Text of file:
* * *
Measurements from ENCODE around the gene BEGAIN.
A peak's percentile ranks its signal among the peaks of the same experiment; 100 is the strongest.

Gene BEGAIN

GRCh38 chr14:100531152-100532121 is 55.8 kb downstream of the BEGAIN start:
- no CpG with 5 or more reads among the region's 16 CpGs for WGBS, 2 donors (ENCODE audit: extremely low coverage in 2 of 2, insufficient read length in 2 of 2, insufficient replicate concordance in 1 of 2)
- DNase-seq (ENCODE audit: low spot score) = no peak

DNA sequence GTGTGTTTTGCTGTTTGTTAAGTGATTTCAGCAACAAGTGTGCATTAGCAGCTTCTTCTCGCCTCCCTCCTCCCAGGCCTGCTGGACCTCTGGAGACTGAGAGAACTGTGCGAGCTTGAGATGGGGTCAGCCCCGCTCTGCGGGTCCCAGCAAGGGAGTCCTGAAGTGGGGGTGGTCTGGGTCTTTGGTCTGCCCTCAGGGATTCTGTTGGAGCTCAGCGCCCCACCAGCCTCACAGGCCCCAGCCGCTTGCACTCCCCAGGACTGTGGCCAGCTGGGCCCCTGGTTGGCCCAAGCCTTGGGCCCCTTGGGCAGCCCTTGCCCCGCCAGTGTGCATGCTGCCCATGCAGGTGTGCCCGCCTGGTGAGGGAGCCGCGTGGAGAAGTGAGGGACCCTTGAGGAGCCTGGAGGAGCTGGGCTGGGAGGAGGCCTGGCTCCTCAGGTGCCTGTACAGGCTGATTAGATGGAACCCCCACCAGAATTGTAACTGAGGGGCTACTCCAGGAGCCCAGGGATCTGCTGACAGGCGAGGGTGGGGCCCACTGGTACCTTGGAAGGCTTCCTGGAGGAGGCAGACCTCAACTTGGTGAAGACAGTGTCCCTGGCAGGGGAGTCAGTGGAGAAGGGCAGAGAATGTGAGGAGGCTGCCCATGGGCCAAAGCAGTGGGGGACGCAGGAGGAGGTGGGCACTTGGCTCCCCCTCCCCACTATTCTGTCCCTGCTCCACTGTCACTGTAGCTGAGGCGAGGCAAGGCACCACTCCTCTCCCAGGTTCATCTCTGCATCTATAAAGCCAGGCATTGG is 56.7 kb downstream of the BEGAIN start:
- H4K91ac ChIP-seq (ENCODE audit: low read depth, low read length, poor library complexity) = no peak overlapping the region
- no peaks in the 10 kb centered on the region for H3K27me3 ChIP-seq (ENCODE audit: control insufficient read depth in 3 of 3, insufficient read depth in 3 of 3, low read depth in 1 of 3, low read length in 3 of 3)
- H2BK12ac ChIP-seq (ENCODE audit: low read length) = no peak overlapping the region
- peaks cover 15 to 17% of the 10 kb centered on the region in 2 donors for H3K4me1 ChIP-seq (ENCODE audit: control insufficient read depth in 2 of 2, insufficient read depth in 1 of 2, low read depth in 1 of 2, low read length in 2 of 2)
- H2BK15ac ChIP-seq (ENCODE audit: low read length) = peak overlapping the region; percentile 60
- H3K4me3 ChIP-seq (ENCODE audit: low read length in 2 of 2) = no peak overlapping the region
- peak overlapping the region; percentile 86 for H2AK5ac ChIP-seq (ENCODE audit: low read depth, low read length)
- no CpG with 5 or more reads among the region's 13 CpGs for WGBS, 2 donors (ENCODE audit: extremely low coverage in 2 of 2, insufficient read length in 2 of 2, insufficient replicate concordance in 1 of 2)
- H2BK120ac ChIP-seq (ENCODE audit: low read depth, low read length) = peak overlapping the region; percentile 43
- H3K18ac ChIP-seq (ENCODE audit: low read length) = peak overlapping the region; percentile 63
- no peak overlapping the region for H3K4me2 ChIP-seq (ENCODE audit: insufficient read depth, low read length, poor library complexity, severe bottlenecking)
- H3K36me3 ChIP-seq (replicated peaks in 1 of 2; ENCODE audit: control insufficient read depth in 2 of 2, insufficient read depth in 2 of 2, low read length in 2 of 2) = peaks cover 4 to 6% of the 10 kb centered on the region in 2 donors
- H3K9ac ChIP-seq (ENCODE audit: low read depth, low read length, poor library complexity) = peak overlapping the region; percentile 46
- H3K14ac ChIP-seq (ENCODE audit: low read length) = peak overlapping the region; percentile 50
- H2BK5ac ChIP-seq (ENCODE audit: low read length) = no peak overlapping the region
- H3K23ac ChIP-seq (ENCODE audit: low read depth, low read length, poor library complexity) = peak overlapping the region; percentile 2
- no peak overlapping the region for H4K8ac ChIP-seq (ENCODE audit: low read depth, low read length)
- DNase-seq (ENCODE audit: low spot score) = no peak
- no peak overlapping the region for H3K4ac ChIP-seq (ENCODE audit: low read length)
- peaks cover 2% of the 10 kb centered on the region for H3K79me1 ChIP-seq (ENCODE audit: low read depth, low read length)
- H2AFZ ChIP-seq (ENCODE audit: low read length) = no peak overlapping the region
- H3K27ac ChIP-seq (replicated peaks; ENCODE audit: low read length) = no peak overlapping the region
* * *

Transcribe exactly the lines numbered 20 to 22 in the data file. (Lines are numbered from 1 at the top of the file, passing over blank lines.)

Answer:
- H3K9ac ChIP-seq (ENCODE audit: low read depth, low read length, poor library complexity) = peak overlapping the region; percentile 46
- H3K14ac ChIP-seq (ENCODE audit: low read length) = peak overlapping the region; percentile 50
- H2BK5ac ChIP-seq (ENCODE audit: low read length) = no peak overlapping the region